Oceangoing drones make underwater inspections cheaper and easier
A startup at a Japanese university is developing underwater drones that promise to make submarine surveys cheaper and easier than those performed by larger, conventional vehicles. Its deep-diving machine will also reach customers that manufacturers in China and the U.S. have missed.
Like their aerial counterparts, underwater drones have a wide range of applications, from civil engineering to leisure. The market is especially promising in an island nation such as Japan.
Ambient Intelligence Technologies Lab, a startup led by the University of Tsukuba, northeast of Tokyo, plans to begin renting out its TriPod Finder underwater drone in June. The device is expected to be used to perform inspections on dams, breakwaters, submarine cables and other infrastructure. The company will charge a daily rental fee of around 200,000 yen ($1,830).
There are underwater drones similar to TriPod Finder on the market, but Japanese manufacturers have lagged behind in this area. Chinese startup PowerVision’s PowerRay drone, for example, was released in Japan last summer and has sold more than 50,000 units worldwide in 2017. The spaceship-shaped device can be held in two hands and operates at depths of up to 30 meters. It is aimed mostly at recreational users such as fishermen.
An underwater drone from BlueRobotics of the U.S. can operate at up to 100 meters below the surface. It is marketed as a tool for inspecting ship bottoms for damage. The TriPod Finder, which is designed to run at greater depths, is aimed at a different set of customers.
Large remotely operated vehicles, or ROVs, are often used for sea exploration, but “a single unit can cost at least 5 million yen,” said Shohei Ito, president of Ambient Intelligence Technologies Lab. Those who cannot afford an ROV must rely on human divers.
Ito founded Ambient Intelligence Technologies Lab in 2014, while he was studying robotics at the university. The drone started out as a hobby project. Ito wanted to build an underwater vehicle for viewing deep-sea creatures, but when he began hearing complaints from marine biologists about the inconvenience of ROVs, he began thinking about creating a low-cost vehicle for underwater exploration. The idea grew into a business.
The TriPod Finder is 60cm long, 40cm wide and 50cm tall, and can operate at depths of up to 300 meters. While ROVs are typically powered by electricity running through a cable, the TriPod Finder is battery powered and can run for up to four hours per charge. The device is connected to a shipboard control panel via optical cable and steered with a joystick. Additional equipment, including robotic arms for soil sampling and zoom-lens cameras, can be attached.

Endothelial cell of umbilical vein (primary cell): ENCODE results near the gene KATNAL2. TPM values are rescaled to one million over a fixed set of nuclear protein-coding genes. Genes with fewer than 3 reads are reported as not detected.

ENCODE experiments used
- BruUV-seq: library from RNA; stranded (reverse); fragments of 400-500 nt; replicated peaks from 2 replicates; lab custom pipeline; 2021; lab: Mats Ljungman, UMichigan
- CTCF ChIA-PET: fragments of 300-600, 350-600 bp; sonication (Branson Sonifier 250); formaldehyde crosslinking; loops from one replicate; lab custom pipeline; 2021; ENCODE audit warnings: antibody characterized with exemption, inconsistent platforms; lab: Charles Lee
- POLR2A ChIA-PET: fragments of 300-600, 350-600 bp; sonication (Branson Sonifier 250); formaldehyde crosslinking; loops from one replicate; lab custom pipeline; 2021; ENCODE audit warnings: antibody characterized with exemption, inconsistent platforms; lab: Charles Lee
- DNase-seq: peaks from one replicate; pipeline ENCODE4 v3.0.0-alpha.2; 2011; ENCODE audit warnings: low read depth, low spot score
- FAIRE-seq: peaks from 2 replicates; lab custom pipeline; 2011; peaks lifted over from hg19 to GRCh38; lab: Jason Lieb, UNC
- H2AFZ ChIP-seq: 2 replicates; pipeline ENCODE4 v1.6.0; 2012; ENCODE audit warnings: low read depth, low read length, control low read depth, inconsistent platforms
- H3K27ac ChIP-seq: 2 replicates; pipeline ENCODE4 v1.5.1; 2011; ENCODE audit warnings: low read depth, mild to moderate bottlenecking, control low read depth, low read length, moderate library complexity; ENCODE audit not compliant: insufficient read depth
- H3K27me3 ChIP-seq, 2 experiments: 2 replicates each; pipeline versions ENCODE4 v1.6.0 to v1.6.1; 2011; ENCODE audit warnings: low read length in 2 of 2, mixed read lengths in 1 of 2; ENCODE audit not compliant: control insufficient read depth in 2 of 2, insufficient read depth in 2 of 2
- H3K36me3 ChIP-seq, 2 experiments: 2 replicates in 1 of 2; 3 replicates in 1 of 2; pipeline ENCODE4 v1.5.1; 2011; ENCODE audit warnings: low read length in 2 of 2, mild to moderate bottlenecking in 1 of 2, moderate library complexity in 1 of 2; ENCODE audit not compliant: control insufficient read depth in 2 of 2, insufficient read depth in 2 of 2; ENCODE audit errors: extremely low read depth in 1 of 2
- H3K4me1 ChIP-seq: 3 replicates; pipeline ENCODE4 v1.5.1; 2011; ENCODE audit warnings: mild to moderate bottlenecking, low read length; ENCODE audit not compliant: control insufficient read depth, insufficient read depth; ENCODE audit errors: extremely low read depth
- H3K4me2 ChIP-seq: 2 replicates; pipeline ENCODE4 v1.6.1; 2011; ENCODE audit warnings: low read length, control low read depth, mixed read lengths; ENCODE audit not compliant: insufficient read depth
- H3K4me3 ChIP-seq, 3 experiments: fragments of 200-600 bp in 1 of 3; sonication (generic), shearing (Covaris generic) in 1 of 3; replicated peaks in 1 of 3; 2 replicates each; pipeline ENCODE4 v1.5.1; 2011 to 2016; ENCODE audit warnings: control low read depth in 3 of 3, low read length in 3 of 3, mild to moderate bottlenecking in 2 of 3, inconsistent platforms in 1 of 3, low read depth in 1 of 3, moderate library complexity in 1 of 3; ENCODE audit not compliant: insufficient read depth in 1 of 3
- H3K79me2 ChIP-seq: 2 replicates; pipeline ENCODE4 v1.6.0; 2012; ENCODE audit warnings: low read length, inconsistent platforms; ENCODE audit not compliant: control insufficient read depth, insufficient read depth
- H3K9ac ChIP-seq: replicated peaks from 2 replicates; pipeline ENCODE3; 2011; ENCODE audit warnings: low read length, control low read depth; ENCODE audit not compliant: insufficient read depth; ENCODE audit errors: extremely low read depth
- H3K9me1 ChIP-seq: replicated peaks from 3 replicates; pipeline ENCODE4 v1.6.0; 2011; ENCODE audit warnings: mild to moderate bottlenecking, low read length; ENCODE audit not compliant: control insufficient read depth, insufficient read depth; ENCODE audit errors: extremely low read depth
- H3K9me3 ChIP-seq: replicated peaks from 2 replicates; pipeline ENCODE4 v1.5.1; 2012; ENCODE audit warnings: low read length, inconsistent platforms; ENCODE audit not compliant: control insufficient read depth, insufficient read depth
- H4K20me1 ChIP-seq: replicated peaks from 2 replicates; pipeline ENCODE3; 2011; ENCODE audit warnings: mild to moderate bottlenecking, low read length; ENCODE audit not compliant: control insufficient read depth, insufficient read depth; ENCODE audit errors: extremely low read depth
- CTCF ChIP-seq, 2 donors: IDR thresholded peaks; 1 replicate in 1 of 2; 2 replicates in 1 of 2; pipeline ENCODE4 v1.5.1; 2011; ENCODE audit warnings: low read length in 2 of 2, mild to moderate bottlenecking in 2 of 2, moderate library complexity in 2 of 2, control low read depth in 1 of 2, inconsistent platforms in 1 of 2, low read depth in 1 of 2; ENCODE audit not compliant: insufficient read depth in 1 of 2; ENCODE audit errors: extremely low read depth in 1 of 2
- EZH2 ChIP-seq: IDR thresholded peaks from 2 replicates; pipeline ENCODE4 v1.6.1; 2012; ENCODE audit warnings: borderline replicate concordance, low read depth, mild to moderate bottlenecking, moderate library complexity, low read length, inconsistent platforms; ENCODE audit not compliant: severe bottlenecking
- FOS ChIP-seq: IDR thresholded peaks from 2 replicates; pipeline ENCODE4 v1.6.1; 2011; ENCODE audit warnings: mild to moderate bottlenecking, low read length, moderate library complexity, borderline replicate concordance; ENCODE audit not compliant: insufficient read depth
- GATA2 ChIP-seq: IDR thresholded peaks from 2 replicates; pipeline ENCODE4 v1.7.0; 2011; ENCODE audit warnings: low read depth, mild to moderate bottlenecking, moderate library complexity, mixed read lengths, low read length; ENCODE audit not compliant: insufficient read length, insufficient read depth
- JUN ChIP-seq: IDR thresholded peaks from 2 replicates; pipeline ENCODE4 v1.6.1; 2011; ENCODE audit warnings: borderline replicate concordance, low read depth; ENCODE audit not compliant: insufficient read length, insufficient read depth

The startup has already received inquiries from prospective clients.
Ito calls the TriPod Finder an underwater drone because of the features it shares with unmanned aerial vehicles. It maneuvers with four rotors. It has a number of other drone parts, including an accelerometer for attitude control. And like its airborne cousins, the TriPod Finder is designed to take photos and videos in places where it is hard for people to go.
Making images underwater can be tricky. The salinity of seawater varies with depth, which can change the way light bends in the water, affecting a camera’s focus. The TriPod Finder’s high-definition camera can adjust focal point on the object being photographed to compensate.
One way the TriPod Finder differs from aerial drones is how it determines its location. Because GPS does not work underwater, the device uses sonar.
Sonar is used to determine the distance to an object by sending out sound waves and measuring the time it takes for the waves to reach the object and bounce back. Three microphones attached to the vehicle determine the vehicle’s direction. The sonar data, along with an image sensor, is used to calculate precisely the position of the vehicle.
According to Skywings, a dealer of PowerVision products in Tokyo, combined demand for aerial and underwater drones is forecast to rise fivefold, compared with 2016, reaching 12 million units worldwide by 2025. The share of drones used in agriculture, forestry and fishing is also expected to increase from 1% to 13% over the same period.
One potential snag for the underwater drone market is regulatory. Establishing rules is essential to prevent collisions with fishing boats, for example, and to keep them out of the hands of terrorists.
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